Research Papers: Evaporation, Boiling, and Condensation

Bubble Formation on the Surface of Laser-Irradiated Nanosized Particles

[+] Author and Article Information
Ho-Young Kwak

Professor (CAU Fellow)
Mechanical Engineering Department,
Chung-Ang University,
Seoul 156-756, Korea
e-mail: kwakhy@cau.ac.kr

Jaekyoon Oh

Mechanical Engineering Department,
Chung-Ang University,
Seoul 156-756, Korea
e-mail: jakeoh@chol.com

Yungpil Yoo

Mechanical Engineering Department,
Chung-Ang University,
Seoul 156-756, Korea
e-mail: newreality@naver.com

Shahid Mahmood

Mechanical Engineering Department,
Chung-Ang University,
Seoul 156-756, Korea
e-mail: shahidmehmood1174@yahoo.com

Contributed by the Heat Transfer Division of ASME for publication in the JOURNAL OF HEAT TRANSFER. Manuscript received January 6, 2014; final manuscript received March 17, 2014; published online April 17, 2014. Assoc. Editor: Robert D. Tzou.

J. Heat Transfer 136(8), 081501 (Apr 17, 2014) (9 pages) Paper No: HT-14-1010; doi: 10.1115/1.4027252 History: Received January 06, 2014; Revised March 17, 2014

It is well known that a phase transition from liquid to vapor occurs in the thermal boundary layer adjacent to a nanoparticle that has a high temperature upon irradiation with a high-power laser. In this study, the mechanism by which the evaporated layer adjacent to a laser-irradiated nanoparticle can grow as a bubble was investigated through detailed calculations. The pressure of the evaporated liquid volume due to heat diffusion from the irradiated nanoparticle was estimated using a bubble nucleation model based on molecular interactions. The bubble wall motion was obtained using the Keller-Miksis equation. The density and temperature inside the bubble were obtained by solving the continuity and energy equation for the vapor inside the bubble. The evaporation of water molecules or condensation of water vapor at the vapor–liquid interface and the homogeneous nucleation of vapor were also considered. The calculated bubble radius-time curve for the bubble formed on the surface of a gold particle with a diameter of 9 nm is close to the experimental result. Our study reveals that an appropriate size of the evaporated liquid volume and a large expansion velocity are important parameters for the formation of a transient nanosized bubble. The calculation result suggests that homogeneous condensation of vapor rather than condensation at the interface occurs.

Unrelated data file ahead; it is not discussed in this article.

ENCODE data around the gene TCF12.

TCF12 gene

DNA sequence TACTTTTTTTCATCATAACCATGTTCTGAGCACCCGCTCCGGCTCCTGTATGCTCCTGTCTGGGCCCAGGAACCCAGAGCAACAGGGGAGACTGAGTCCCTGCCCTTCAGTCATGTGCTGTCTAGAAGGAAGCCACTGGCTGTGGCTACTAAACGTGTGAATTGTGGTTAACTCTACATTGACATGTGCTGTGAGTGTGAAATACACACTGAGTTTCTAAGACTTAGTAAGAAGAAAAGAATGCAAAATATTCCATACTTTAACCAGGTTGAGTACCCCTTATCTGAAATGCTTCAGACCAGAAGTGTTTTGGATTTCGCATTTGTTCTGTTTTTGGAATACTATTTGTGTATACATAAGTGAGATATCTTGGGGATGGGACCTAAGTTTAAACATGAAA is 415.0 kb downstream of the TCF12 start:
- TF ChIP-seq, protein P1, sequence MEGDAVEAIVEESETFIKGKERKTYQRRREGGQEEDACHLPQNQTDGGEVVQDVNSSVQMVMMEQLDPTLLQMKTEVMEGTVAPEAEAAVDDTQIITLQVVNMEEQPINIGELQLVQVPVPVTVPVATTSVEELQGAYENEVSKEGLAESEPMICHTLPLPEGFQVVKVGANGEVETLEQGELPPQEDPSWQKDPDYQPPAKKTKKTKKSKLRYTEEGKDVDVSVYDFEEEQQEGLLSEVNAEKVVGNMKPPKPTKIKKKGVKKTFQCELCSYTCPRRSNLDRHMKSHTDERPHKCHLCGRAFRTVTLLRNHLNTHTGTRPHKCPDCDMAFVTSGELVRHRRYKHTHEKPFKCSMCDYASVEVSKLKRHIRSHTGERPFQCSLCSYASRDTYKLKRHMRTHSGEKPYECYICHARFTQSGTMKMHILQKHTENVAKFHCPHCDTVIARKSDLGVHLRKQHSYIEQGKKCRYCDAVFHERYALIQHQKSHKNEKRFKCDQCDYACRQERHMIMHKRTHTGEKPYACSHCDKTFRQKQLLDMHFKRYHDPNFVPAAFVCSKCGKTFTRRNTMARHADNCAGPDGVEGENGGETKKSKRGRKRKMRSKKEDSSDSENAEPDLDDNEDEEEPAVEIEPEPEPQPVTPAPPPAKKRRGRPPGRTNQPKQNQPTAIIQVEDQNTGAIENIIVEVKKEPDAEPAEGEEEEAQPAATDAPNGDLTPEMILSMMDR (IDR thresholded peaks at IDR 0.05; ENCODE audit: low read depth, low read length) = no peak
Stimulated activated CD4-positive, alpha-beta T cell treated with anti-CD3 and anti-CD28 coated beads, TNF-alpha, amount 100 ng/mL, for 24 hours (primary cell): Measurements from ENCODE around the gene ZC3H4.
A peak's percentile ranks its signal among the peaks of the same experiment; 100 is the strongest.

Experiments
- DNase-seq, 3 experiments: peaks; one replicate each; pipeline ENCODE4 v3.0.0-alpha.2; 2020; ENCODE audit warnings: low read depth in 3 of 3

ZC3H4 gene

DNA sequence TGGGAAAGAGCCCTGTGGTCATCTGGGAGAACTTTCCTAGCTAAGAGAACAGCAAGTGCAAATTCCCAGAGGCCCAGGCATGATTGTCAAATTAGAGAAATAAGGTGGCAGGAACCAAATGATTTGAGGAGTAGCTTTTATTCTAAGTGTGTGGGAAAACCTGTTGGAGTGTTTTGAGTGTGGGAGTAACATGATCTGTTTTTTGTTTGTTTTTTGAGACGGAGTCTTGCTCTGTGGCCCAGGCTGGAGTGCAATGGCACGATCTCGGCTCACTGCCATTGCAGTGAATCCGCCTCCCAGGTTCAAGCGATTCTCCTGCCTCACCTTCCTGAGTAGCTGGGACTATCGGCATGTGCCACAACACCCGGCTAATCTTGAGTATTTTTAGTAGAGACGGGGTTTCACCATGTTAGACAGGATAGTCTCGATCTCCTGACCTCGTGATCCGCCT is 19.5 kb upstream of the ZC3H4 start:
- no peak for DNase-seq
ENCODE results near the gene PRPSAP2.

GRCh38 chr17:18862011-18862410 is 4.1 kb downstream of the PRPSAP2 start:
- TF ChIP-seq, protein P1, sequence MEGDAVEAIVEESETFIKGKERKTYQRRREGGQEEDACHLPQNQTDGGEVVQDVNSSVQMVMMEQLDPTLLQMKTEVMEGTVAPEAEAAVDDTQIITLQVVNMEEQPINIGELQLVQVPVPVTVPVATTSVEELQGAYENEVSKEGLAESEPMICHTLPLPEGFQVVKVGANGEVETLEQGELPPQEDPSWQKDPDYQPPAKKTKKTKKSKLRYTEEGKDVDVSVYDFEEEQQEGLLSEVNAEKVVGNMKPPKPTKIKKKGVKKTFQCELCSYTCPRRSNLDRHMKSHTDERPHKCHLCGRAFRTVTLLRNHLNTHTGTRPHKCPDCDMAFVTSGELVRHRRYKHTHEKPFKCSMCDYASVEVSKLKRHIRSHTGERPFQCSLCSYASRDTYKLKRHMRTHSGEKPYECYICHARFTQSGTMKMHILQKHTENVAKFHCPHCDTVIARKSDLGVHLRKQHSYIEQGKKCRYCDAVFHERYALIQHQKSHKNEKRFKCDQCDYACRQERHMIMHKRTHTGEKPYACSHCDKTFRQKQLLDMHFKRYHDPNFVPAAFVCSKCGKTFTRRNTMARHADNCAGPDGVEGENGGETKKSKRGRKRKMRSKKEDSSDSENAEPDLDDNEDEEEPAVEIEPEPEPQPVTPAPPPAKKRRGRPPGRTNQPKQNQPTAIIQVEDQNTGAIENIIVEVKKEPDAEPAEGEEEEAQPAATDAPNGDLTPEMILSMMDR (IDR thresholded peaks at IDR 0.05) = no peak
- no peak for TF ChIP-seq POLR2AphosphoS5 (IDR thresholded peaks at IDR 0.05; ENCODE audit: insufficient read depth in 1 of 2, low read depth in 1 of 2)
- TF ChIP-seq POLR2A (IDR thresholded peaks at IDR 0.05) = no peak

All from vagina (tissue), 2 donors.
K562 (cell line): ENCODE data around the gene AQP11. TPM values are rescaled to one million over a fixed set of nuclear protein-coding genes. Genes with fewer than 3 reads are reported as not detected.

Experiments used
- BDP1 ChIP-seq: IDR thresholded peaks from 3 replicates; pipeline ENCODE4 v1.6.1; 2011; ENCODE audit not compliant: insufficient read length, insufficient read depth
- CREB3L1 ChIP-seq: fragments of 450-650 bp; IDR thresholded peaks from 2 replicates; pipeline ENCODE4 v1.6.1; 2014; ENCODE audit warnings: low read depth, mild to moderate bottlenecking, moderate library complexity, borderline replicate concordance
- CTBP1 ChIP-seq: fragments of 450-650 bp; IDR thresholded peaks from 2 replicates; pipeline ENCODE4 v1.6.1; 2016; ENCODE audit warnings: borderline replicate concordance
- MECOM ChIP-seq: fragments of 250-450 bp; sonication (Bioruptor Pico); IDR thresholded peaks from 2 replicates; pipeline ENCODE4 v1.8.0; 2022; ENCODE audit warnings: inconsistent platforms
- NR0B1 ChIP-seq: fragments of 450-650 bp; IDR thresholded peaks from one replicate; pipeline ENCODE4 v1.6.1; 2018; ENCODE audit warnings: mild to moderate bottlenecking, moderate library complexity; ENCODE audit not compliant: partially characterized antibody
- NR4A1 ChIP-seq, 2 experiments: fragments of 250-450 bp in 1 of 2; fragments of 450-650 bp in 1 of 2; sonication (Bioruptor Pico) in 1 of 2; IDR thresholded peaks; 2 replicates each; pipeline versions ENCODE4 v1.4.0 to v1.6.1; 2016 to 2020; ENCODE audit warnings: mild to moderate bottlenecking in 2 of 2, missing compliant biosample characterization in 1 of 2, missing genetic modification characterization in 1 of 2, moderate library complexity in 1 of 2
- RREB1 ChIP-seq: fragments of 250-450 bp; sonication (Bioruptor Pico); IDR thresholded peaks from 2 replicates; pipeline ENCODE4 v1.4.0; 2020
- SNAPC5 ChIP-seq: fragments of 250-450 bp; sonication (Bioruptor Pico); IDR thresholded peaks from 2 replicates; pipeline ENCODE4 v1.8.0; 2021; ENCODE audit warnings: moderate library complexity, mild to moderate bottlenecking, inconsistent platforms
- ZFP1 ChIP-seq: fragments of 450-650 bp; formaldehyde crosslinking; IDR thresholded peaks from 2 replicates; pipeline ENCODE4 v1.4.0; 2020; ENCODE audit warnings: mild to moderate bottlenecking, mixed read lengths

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Grahic Jump Location
Fig. 1

Calculated temperature rise in a 9 nm diameter gold particle irradiated with a 532 nm laser pulse at an intensity of 7.5 W/μm2

Grahic Jump Location
Fig. 2

Bubble radius as a function of time with an initial radius of 8.5 nm, pressure of 83.09 MPa, temperature of 575 K, initial expansion velocity of 1036 m/s, and ce = 0.04 in water at 25 °C

Grahic Jump Location
Fig. 3

Calculated vapor pressure inside the bubble depending on time for the case shown in Fig. 2. The solid line is calculated by our method and the dotted line by Rayleigh-Plesset.

Grahic Jump Location
Fig. 4

Critical radius (--—) and super-saturation ratio (- - - -) for the nucleation of droplet from vapors inside the bubble

Grahic Jump Location
Fig. 5

Bubble radius-time curves with various initial radii for the case shown in Fig. 2

Grahic Jump Location
Fig. 6

Bubble radius-time curves with various initial velocities for the case shown in Fig. 2

Grahic Jump Location
Fig. 7

Temperature at the bubble center (--—) and at the bubble wall (- - - -) for the case with heat transfer through the bubble wall and the temperature inside the bubble for the adiabatic expansion case (-- - -- - -)

Grahic Jump Location
Fig. 8

Time-dependent heat transfer rate (--—) and eta in Eq. (32) (- - - -) during bubble evolution

Grahic Jump Location
Fig. 9

Evaporation/condensation rate (--—) and net phase change rate (- - - -) during bubble evolution

Grahic Jump Location
Fig. 10

Shock propagation due to the rapid expansion of the bubble shown in Fig. 2




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